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Here's What the Stalled COVID-19 Aid Plans Would Do for Schools

Washington officials have insisted for months that emergency aid for education is one of their top priorities during the coronavirus pandemic. Yet political drama and fundamental disagreements between the White House and Capitol Hill have made those negotiations volatile and reaching a deal elusive.

President Donald Trump’s Oct. 6 declaration that he would not approve a new coronavirus relief package until after he wins the election—and Trump's change in rhetoric just hours later—captures that uncertainty.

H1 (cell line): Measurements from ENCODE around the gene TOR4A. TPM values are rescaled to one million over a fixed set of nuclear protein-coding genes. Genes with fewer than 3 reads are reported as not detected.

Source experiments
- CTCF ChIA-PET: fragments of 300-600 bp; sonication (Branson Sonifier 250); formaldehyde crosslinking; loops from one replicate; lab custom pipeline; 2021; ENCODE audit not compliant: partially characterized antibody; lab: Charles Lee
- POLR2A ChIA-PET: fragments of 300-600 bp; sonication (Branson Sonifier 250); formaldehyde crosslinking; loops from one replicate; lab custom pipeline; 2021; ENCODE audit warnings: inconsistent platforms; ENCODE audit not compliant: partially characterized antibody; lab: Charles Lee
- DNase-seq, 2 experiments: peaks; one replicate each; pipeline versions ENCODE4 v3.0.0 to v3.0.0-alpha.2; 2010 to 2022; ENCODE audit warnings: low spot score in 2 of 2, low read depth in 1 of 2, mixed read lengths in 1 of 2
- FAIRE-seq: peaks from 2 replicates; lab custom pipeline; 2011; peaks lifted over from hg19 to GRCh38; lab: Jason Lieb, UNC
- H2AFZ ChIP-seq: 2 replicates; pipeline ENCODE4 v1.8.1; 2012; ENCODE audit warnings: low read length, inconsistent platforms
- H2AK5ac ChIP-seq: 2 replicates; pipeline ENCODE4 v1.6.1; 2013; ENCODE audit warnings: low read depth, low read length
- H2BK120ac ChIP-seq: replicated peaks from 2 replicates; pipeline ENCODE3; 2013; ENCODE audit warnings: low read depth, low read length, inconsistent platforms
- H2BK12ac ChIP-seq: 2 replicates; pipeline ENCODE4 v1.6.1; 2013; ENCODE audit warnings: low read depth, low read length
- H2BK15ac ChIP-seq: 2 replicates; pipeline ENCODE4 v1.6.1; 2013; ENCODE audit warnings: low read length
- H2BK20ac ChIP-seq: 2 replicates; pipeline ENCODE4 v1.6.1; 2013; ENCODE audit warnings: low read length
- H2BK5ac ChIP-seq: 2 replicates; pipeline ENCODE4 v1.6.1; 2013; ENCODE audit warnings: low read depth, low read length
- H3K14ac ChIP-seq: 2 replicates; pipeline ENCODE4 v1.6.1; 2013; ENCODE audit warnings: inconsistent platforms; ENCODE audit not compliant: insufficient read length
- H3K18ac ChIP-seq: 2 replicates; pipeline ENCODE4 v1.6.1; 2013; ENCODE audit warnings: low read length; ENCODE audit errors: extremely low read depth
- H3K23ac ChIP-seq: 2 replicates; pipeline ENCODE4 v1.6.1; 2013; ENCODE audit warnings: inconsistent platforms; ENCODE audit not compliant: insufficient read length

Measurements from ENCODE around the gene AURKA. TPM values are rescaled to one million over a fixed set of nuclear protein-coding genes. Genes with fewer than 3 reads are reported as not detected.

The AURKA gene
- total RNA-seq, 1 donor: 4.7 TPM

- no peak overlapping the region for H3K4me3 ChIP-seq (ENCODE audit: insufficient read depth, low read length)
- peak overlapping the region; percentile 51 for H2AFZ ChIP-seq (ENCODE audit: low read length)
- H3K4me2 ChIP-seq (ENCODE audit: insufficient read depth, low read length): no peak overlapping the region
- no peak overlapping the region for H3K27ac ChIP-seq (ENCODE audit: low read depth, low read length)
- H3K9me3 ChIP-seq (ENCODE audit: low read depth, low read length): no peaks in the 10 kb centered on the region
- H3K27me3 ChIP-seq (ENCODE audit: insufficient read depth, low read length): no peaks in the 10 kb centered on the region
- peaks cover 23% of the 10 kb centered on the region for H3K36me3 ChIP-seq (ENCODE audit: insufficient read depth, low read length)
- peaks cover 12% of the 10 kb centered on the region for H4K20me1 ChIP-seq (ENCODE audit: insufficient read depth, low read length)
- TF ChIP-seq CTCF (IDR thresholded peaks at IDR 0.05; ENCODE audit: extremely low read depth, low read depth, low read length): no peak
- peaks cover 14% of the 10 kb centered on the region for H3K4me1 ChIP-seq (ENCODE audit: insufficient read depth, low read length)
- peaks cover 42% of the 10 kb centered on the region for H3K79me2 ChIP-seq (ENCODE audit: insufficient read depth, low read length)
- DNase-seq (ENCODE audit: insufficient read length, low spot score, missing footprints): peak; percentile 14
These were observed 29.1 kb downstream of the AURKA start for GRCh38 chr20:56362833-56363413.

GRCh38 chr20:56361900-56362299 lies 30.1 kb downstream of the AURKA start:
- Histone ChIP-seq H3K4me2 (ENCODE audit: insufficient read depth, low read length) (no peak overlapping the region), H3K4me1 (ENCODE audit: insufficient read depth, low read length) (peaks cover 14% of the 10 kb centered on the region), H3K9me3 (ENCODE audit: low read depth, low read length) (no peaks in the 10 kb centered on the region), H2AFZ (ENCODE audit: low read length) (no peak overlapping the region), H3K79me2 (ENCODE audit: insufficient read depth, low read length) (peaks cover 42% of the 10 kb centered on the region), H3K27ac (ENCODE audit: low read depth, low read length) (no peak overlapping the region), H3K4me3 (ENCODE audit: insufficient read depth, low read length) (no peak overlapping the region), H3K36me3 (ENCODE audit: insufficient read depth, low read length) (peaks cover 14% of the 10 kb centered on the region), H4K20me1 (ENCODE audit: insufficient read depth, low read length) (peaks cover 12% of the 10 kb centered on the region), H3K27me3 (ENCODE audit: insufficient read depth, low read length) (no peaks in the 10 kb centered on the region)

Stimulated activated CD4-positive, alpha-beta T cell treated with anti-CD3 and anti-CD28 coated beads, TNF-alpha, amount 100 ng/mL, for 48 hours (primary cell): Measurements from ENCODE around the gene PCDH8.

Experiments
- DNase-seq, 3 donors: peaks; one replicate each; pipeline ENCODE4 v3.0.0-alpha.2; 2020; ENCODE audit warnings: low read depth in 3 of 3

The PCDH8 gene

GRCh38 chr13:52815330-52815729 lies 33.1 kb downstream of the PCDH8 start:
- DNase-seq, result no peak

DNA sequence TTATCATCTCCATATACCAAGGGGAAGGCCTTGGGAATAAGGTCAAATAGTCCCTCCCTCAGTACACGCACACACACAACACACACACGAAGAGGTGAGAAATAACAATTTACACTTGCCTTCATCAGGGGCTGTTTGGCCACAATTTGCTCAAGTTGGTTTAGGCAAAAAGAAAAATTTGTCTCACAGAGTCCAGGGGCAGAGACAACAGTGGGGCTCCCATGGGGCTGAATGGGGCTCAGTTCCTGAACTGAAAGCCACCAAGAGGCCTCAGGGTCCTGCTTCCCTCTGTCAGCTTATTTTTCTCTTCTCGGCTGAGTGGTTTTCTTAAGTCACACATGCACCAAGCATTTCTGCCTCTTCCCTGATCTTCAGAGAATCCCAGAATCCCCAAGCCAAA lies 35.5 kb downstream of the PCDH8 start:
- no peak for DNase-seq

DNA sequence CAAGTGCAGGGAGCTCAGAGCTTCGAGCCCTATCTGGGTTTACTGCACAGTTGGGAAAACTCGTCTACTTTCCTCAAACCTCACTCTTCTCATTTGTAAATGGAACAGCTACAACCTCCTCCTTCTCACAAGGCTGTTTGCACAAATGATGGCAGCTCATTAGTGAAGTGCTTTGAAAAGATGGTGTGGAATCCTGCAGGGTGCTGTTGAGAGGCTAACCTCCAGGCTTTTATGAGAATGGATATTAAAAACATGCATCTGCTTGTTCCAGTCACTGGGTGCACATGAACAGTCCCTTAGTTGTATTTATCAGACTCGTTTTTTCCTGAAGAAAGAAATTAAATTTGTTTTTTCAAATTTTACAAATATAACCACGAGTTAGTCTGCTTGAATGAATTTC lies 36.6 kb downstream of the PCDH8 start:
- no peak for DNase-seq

Amid the hot-and-cold Beltway talks, what are the actual congressional proposals on the table that could form the basis of a relief package to help schools?

In the chart below, you see how the different relief pitches – and in one case, a general framework that hasn’t turned into actual legislation – stack up across more than a dozen indicators, including how much spending they call for and how they cover everything from internet access to school choice.

Congress did provide fiscal aid for K-12 schools in the CARES Act, which Trump signed into law in late March. Lawmakers introduced the proposals in the chart after Trump signed the CARES Act.

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